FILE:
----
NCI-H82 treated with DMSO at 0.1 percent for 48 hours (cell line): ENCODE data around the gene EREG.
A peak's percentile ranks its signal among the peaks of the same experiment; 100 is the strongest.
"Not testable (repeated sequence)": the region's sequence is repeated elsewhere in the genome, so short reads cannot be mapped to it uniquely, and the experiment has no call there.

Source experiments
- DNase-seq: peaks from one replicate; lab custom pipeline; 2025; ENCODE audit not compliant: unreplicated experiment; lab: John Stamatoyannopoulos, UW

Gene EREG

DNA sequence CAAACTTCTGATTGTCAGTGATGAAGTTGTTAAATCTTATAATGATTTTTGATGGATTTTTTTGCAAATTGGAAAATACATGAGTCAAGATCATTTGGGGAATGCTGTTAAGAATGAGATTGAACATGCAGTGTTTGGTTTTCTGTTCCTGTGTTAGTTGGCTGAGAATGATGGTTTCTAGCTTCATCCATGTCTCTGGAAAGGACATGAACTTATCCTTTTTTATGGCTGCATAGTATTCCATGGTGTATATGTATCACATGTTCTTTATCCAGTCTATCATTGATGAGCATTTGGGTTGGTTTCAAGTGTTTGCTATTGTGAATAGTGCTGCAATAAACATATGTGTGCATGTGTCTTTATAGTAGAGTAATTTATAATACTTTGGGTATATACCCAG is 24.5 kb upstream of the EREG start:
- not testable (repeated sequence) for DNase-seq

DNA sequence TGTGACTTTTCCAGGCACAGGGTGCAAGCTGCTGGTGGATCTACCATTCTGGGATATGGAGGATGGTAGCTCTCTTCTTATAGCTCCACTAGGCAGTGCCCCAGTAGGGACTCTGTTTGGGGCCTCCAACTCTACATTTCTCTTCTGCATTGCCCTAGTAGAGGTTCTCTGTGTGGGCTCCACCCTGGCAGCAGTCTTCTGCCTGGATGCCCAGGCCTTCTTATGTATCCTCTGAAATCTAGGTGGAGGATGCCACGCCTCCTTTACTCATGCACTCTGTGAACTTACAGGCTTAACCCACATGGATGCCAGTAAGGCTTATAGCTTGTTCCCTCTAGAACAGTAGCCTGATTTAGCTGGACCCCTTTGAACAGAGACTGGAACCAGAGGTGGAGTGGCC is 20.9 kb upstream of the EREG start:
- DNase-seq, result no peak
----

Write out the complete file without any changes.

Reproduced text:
NCI-H82 treated with DMSO at 0.1 percent for 48 hours (cell line): ENCODE data around the gene EREG.
A peak's percentile ranks its signal among the peaks of the same experiment; 100 is the strongest.
"Not testable (repeated sequence)": the region's sequence is repeated elsewhere in the genome, so short reads cannot be mapped to it uniquely, and the experiment has no call there.

Source experiments
- DNase-seq: peaks from one replicate; lab custom pipeline; 2025; ENCODE audit not compliant: unreplicated experiment; lab: John Stamatoyannopoulos, UW

Gene EREG

DNA sequence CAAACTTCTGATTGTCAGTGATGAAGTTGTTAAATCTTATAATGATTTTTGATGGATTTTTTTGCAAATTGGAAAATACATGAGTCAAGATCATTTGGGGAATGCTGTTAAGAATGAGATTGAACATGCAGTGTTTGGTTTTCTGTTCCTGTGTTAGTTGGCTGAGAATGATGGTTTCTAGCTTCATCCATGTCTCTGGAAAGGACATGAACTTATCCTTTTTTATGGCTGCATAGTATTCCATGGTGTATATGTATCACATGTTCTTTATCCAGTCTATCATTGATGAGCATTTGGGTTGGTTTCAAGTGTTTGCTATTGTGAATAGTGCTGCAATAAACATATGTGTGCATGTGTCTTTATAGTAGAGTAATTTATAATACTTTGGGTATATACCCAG is 24.5 kb upstream of the EREG start:
- not testable (repeated sequence) for DNase-seq

DNA sequence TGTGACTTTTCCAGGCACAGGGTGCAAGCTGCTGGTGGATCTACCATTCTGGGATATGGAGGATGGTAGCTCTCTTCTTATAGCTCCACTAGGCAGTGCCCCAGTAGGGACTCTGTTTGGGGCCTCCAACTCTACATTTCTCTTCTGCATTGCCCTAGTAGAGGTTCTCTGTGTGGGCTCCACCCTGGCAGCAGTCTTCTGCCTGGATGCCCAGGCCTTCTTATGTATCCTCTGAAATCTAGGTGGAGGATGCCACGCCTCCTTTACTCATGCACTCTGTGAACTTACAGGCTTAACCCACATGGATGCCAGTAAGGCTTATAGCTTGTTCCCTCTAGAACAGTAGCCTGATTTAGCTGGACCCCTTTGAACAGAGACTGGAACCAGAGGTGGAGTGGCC is 20.9 kb upstream of the EREG start:
- DNase-seq, result no peak